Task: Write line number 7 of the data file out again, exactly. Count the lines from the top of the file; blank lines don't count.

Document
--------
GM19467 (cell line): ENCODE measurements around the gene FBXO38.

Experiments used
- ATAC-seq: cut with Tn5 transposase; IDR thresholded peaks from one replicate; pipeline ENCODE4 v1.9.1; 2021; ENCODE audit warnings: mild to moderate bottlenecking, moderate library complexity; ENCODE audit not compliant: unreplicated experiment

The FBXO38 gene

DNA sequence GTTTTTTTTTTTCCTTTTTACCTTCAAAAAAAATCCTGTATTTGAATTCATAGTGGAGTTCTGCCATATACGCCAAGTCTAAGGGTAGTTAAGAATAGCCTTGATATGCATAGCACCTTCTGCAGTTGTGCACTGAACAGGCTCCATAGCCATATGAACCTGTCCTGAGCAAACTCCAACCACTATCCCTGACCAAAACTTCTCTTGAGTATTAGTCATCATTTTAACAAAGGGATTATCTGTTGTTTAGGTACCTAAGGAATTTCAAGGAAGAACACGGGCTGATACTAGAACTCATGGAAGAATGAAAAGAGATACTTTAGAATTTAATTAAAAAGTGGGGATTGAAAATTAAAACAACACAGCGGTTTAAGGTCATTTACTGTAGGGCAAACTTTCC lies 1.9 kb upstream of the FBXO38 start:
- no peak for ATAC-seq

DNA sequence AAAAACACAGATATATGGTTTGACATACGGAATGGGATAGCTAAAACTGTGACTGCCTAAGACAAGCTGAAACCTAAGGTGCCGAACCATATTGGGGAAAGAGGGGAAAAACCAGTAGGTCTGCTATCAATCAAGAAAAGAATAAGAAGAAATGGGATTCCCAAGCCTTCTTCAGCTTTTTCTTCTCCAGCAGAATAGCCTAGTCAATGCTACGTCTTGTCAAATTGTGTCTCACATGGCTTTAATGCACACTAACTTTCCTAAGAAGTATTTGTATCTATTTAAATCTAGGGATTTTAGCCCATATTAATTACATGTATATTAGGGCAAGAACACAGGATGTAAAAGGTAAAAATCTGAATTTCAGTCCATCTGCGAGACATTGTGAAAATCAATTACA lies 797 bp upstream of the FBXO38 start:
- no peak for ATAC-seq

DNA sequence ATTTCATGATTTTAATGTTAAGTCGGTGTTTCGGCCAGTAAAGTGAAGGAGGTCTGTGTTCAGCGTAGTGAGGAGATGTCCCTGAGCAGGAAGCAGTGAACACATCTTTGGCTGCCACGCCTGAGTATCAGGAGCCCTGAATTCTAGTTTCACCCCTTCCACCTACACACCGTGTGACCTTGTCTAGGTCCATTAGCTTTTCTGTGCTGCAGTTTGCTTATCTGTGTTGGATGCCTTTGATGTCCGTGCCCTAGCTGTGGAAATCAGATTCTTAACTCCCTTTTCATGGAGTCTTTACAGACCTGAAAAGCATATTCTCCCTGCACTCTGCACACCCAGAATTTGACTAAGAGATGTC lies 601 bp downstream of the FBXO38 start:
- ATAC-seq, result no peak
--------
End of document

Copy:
DNA sequence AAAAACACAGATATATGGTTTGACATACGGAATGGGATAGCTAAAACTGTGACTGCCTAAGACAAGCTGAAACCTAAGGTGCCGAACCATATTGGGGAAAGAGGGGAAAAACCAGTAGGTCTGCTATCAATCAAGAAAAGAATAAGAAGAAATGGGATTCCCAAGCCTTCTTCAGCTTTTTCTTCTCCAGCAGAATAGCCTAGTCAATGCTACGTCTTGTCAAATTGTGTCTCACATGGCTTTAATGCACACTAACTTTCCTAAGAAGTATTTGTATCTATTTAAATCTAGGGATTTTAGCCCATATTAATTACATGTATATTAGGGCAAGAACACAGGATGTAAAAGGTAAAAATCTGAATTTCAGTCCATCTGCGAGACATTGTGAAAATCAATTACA lies 797 bp upstream of the FBXO38 start: